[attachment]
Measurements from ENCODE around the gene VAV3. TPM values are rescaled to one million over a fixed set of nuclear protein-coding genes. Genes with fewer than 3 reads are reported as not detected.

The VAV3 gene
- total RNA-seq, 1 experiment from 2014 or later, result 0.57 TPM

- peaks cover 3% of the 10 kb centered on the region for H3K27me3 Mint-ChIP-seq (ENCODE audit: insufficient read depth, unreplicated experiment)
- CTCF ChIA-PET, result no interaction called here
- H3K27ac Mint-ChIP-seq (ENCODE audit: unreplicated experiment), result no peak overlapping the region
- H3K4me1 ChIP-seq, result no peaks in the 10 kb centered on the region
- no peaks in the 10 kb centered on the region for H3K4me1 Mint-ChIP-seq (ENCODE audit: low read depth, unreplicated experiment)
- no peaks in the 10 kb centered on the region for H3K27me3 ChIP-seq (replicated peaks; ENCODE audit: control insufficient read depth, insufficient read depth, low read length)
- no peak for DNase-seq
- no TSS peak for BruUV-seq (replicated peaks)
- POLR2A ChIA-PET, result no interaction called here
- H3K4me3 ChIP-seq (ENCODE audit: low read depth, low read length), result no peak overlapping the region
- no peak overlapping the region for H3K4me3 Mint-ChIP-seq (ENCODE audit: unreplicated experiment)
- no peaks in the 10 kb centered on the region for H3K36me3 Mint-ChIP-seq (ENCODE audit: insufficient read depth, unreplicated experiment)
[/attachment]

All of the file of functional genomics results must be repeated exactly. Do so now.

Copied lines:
Measurements from ENCODE around the gene VAV3. TPM values are rescaled to one million over a fixed set of nuclear protein-coding genes. Genes with fewer than 3 reads are reported as not detected.

The VAV3 gene
- total RNA-seq, 1 experiment from 2014 or later, result 0.57 TPM

- peaks cover 3% of the 10 kb centered on the region for H3K27me3 Mint-ChIP-seq (ENCODE audit: insufficient read depth, unreplicated experiment)
- CTCF ChIA-PET, result no interaction called here
- H3K27ac Mint-ChIP-seq (ENCODE audit: unreplicated experiment), result no peak overlapping the region
- H3K4me1 ChIP-seq, result no peaks in the 10 kb centered on the region
- no peaks in the 10 kb centered on the region for H3K4me1 Mint-ChIP-seq (ENCODE audit: low read depth, unreplicated experiment)
- no peaks in the 10 kb centered on the region for H3K27me3 ChIP-seq (replicated peaks; ENCODE audit: control insufficient read depth, insufficient read depth, low read length)
- no peak for DNase-seq
- no TSS peak for BruUV-seq (replicated peaks)
- POLR2A ChIA-PET, result no interaction called here
- H3K4me3 ChIP-seq (ENCODE audit: low read depth, low read length), result no peak overlapping the region
- no peak overlapping the region for H3K4me3 Mint-ChIP-seq (ENCODE audit: unreplicated experiment)
- no peaks in the 10 kb centered on the region for H3K36me3 Mint-ChIP-seq (ENCODE audit: insufficient read depth, unreplicated experiment)